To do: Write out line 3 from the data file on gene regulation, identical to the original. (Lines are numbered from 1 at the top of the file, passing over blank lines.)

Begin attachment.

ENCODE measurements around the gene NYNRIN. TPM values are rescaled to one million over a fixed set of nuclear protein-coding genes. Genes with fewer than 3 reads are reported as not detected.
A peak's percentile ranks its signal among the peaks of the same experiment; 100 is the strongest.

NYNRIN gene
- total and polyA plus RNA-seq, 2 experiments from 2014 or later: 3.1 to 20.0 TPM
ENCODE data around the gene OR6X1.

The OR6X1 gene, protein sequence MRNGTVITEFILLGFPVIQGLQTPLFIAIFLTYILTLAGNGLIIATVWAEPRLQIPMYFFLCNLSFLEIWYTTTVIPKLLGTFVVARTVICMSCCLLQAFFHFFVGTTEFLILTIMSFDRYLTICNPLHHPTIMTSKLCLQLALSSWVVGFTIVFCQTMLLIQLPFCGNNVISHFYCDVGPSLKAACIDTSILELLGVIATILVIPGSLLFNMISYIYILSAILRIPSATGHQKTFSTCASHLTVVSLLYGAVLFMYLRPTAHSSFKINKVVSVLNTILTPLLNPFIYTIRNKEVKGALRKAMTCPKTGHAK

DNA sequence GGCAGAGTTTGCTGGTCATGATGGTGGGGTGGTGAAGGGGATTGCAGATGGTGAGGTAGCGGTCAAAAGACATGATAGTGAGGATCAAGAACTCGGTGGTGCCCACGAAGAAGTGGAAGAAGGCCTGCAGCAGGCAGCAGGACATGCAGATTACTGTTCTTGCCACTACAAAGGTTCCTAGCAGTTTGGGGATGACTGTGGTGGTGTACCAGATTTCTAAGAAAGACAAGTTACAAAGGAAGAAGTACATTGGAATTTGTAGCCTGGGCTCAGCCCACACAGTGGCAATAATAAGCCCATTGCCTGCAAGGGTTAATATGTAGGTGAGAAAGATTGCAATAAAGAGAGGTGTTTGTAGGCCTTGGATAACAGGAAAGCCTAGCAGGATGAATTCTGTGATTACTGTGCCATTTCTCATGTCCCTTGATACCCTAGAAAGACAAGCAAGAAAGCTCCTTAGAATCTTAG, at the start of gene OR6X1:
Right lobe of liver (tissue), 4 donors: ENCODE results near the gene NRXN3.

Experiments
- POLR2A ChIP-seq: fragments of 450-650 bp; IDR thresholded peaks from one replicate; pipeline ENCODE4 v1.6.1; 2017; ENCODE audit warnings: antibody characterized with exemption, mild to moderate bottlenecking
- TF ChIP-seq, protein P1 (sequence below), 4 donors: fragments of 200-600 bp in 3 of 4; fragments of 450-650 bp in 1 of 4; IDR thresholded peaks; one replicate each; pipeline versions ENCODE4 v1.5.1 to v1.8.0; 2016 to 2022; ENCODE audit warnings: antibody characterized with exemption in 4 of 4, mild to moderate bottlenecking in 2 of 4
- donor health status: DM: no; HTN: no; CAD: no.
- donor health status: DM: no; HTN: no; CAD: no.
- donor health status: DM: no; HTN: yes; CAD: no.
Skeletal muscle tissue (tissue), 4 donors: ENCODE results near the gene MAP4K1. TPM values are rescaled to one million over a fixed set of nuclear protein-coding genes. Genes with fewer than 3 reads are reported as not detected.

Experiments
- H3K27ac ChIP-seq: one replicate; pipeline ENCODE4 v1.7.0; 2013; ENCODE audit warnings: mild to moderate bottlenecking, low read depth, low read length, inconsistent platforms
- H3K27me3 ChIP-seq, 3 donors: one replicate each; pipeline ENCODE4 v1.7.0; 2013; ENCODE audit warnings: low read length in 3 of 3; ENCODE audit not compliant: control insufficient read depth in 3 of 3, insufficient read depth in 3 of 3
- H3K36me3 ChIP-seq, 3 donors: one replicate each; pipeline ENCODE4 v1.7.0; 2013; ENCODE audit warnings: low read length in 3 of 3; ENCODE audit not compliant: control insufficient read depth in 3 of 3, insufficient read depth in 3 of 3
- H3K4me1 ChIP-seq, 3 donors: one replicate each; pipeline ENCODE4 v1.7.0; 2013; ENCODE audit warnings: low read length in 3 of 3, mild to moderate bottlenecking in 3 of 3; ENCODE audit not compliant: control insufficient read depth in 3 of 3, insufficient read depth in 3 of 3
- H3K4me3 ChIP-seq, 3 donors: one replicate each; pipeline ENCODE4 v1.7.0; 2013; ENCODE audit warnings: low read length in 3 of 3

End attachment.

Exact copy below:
NYNRIN gene